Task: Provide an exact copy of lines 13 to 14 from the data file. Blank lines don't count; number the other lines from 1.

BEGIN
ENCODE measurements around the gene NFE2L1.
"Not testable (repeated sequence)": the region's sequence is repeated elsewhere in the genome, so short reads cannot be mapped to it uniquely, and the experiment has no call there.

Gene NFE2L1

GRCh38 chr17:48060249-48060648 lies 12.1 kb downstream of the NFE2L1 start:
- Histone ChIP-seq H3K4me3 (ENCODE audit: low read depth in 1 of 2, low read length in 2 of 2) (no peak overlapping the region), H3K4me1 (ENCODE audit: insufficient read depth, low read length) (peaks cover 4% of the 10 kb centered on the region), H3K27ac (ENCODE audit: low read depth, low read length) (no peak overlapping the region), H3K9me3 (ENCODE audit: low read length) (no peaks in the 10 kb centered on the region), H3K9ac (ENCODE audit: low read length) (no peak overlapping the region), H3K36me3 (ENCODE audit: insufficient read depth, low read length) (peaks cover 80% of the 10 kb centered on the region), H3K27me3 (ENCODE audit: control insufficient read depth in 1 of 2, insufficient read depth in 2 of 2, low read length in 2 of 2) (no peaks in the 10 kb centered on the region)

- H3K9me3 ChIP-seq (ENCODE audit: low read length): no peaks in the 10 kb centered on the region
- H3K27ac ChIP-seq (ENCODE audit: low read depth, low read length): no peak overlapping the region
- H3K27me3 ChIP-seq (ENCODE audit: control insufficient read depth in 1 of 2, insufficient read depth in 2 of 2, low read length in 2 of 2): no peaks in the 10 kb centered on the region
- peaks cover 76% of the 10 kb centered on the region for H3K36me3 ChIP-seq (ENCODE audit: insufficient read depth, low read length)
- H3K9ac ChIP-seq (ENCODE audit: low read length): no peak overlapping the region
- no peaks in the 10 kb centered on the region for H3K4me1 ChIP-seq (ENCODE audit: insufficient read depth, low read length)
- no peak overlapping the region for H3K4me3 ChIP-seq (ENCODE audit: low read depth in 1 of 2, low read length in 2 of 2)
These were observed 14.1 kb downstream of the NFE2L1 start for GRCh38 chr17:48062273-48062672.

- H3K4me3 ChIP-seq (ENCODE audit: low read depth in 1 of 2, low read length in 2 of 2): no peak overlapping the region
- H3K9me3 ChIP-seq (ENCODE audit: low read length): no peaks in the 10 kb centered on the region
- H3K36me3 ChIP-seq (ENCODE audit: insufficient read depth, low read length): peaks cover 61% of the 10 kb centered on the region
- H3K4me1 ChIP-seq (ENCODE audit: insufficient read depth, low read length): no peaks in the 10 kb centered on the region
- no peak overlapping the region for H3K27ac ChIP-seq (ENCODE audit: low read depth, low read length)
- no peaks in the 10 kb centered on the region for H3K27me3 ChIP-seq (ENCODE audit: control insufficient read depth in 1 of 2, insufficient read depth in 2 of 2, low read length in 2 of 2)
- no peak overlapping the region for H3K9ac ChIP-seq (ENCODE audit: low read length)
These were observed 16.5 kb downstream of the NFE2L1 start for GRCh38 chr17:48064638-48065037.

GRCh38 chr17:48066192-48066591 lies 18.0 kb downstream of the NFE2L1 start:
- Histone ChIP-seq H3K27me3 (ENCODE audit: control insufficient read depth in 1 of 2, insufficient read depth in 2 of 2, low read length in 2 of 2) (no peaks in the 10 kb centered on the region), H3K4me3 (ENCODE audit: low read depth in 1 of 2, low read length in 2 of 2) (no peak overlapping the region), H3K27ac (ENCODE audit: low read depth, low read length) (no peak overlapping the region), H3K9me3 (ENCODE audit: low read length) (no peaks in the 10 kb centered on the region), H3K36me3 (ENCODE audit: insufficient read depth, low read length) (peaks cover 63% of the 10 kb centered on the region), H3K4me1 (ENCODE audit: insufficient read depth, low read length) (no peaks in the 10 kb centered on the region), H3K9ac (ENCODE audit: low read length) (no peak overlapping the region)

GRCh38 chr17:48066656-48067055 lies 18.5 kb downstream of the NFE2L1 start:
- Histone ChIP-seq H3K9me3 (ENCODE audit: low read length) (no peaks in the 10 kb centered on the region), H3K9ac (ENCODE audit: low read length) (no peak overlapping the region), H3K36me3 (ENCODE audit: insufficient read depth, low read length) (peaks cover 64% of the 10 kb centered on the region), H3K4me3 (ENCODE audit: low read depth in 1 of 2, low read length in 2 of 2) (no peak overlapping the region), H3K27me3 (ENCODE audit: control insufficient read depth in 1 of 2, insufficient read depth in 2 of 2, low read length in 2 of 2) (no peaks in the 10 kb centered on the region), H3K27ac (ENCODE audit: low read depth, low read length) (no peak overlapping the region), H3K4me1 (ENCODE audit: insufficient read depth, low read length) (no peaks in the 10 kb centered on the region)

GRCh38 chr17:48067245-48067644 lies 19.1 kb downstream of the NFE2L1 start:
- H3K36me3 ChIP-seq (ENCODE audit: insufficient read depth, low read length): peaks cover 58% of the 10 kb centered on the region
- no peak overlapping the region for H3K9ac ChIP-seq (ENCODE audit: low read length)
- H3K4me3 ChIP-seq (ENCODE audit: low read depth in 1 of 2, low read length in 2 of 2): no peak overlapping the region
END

These were observed 14.1 kb downstream of the NFE2L1 start for GRCh38 chr17:48062273-48062672.

- H3K4me3 ChIP-seq (ENCODE audit: low read depth in 1 of 2, low read length in 2 of 2): no peak overlapping the region